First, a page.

He is showing Unity 2.5, looks like Unity 2.1; They now use tabs and the various windows can be dragged around, very much like MonoDevelop. He is showing the editor by dragging a lightpost into a paradise island and showing the new GUI tools like snapping, rotation and UIs that are closer to Maya's tools.

He shows "Snap to surface" so you can easily position stuff on the 3D terrain. People like it.

The UI is a lot easier to use. "We have been focused on the tiny details, but we are not shipping this yet". Everything in the IDE can now be scripted.

He shows how a few lines of code a developer can attach a camera view when clicking on a property.

130 new API entry points, Unity developers can now do everything that the Unity3D GUI can do.

10:20am David talks about the pricing; Two pricing: cheap and expensive.

10:13am Joachim Ante is introducing Unity for the iPhone. "With Unity we have always focused on iteration time". He goes into some of the technical details, "With all the new input mechanisms for theiphone, how do we provide a quick feedback system, we wanted to keep the experience of develop, hit run under a second".

They provide a "Unity remote" that runs on the iPhone, you use the iPhone to control the game, but the debugging actually happes on the PC. So you hit "run" and there is no wait at all.

Joachim is explaining how they are using AOT to run native code on the iPhone without having any JIT on the iPhone.

Joachim shows "Build and Run" that does the cross compiler and sends the code to the iPhone. It takes about 10 seconds and he now has the game running on the iPhone and shows how both Javascript and C# code running on the system.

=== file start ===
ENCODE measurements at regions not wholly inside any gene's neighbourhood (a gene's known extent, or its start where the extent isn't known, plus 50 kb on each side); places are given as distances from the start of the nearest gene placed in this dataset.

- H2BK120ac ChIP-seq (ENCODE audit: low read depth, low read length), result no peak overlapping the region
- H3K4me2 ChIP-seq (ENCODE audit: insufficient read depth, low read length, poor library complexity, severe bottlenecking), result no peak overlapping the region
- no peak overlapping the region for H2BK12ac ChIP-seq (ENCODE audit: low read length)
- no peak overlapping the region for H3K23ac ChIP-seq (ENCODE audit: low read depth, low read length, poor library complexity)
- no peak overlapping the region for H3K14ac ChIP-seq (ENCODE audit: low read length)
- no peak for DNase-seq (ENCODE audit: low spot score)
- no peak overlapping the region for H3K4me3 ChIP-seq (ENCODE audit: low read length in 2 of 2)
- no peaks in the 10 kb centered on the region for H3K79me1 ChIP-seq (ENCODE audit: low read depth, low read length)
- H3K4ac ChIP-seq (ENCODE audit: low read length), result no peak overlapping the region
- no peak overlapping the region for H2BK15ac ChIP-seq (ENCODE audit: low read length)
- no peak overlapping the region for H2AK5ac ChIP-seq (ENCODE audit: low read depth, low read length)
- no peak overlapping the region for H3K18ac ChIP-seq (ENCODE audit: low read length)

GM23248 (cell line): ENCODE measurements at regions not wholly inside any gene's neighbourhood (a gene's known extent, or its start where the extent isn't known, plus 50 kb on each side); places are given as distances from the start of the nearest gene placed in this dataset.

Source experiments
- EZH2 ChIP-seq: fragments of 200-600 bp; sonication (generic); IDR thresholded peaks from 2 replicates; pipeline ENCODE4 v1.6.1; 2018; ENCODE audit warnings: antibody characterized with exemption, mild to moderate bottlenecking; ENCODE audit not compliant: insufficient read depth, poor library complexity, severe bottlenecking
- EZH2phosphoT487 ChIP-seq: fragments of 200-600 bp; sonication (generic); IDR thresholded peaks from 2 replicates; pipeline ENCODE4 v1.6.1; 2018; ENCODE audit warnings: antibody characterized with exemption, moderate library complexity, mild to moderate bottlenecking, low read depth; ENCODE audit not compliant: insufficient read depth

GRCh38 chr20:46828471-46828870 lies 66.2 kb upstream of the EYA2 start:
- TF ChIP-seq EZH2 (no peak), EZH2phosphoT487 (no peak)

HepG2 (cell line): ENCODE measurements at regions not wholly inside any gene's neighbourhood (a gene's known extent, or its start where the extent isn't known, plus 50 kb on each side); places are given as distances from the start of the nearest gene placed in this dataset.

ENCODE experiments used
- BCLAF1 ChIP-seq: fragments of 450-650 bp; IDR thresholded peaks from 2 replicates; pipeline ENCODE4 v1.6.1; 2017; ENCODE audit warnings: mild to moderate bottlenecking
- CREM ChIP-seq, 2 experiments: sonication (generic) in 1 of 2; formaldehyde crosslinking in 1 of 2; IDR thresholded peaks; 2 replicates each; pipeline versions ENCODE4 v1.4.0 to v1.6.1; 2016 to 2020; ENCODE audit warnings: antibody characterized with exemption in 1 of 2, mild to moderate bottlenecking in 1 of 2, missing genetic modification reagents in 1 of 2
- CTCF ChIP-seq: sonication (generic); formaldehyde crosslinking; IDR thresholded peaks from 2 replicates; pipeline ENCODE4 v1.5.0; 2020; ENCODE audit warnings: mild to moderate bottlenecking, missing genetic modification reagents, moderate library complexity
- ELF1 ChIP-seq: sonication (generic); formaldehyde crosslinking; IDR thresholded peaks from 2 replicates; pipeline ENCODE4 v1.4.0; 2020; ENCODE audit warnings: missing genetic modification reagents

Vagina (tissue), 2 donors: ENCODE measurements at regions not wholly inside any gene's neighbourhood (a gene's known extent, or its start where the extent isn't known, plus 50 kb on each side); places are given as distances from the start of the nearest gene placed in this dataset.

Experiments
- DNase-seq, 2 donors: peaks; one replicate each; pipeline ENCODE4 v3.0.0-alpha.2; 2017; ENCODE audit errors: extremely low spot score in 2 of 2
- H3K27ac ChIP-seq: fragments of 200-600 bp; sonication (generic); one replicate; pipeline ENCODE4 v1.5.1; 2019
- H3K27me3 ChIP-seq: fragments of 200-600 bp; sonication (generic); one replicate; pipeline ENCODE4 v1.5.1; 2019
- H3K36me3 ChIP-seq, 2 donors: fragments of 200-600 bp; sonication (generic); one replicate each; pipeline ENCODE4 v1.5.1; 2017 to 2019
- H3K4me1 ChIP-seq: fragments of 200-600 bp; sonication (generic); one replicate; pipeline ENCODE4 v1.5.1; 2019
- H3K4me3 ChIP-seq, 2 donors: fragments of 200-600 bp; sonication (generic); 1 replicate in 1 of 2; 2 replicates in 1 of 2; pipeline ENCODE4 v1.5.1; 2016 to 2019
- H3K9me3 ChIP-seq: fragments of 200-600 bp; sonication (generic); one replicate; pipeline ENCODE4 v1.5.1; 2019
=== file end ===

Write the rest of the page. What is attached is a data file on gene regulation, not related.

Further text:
10:10am Some stats: sold out event; 180 attendees; community doubled in the last year (2x employees, 2x posts, 2x users);

Last year they released Unity 2.0.

Unity 2.1 was released, should have been 3.0, but they did not charge more.

They announced Unity for Wii.

Big games using Unity: Sony, Disney. Virtual worlds like Hangout.Net is out (very pretty!) A new online community was created (Blurst). SeriousGames released a new title "Global Conflicts" Latin America.

Hard to keep up with the list of users.

10:04am The Unity founders Joachim, David and Nicholas are on stage to start Unite'08.

They moved us from the room downstairs to the iMax auditorium whihc is packed with game guys. During the moments of panic that ensued after they moved us from the downstairs room into the switched rooms, I ended up in the front row, which in retrospect was a big mistake, you cant take pictures with the standard lens of this massive screen.


9:48am Waiting for the keynote at the Unite conference. There are about two hundred people packed in the Tycho Planetarium. The Blurst guys are all wearing matching shirts and have taken over the first line of the auditorium, From here I can see a them debugging a Sonic-like game that he is prototyping. Then he switched to some game that has an angry minotaur breaking dishes in a museum.